New research has found that venom extracted from a species of marine cone snail could hold the key to developing “ultra–fast-acting” insulins, leading to more efficient therapies for diabetes management.
Scientists from the United States and Australia have successfully determined the three-dimensional structure of insulin found in cone snail venom, revealing how this highly efficient natural protein––called Con-Ins G1––can operate faster than human insulin. The team also discovered that Con-Ins G1 was able bind to human insulin receptors, suggesting the potential for its translation into a human therapeutic.
Dr. Mike Lawrence of Melbourne’s Walter and Eliza Hall Institute of Medical Research led the collaborative study.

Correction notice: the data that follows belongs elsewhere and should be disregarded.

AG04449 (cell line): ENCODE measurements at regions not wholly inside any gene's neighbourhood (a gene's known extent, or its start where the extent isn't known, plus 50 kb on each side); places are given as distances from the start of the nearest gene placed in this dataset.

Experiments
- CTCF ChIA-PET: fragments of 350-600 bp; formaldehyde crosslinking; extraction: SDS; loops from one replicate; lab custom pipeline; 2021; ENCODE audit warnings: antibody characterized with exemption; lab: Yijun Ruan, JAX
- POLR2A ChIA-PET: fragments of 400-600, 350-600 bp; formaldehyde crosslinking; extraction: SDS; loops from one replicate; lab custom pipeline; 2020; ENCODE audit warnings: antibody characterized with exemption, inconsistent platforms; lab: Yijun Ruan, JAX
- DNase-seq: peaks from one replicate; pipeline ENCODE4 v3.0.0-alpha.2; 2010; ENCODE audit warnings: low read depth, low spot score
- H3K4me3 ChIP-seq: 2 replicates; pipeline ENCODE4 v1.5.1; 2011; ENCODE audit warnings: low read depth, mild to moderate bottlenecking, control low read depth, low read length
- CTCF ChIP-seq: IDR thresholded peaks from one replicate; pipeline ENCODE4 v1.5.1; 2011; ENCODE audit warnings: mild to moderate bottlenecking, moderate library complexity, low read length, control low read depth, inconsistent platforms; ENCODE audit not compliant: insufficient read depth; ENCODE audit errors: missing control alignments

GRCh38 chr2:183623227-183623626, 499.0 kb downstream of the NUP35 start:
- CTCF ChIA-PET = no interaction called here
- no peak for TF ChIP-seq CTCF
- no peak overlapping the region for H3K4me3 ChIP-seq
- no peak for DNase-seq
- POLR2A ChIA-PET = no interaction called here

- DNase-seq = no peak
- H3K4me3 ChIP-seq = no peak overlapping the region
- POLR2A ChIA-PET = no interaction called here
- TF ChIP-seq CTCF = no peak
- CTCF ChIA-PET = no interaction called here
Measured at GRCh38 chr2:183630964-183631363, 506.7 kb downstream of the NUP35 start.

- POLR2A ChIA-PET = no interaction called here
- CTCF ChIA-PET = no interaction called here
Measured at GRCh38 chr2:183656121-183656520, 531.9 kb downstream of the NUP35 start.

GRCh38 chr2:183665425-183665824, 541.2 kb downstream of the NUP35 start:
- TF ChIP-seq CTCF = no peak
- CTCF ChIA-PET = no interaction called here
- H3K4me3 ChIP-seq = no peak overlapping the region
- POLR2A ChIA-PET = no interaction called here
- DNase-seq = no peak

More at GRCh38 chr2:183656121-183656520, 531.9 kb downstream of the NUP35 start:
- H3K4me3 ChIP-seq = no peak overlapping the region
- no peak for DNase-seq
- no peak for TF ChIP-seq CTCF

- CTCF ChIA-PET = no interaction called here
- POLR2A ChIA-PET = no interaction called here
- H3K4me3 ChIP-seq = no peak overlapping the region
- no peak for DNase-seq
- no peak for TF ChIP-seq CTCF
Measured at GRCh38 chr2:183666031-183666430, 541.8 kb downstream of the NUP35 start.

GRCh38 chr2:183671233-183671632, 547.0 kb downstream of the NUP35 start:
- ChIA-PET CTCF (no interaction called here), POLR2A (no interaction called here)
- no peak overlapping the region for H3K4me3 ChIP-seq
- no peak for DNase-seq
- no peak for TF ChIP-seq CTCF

“We found that cone snail venom insulins work faster than human insulins by avoiding the structural changes that human insulins undergo in order to function––they are essentially primed and ready to bind to their receptors,” he said.
Published in Nature Structural and Molecular Biology, the team’s findings build on earlier studies from 2015, when the University of Utah reported that the marine cone snail Conus geographus used an insulin-based venom to trap its prey. Unsuspecting fish would swim into the invisible trap and immediately become immobilized in a state of hypoglycemic shock induced by the venom.
The researchers found that the cone snail insulin can “switch on” human insulin cell-signaling pathways, meaning that the cone snail insulin is able to successfully bind to human receptors.
Research is under way is to apply these findings to the design of new treatments for diabetes.
Source: Walter and Eliza Hall Institute of Medical Research; September 13, 2016.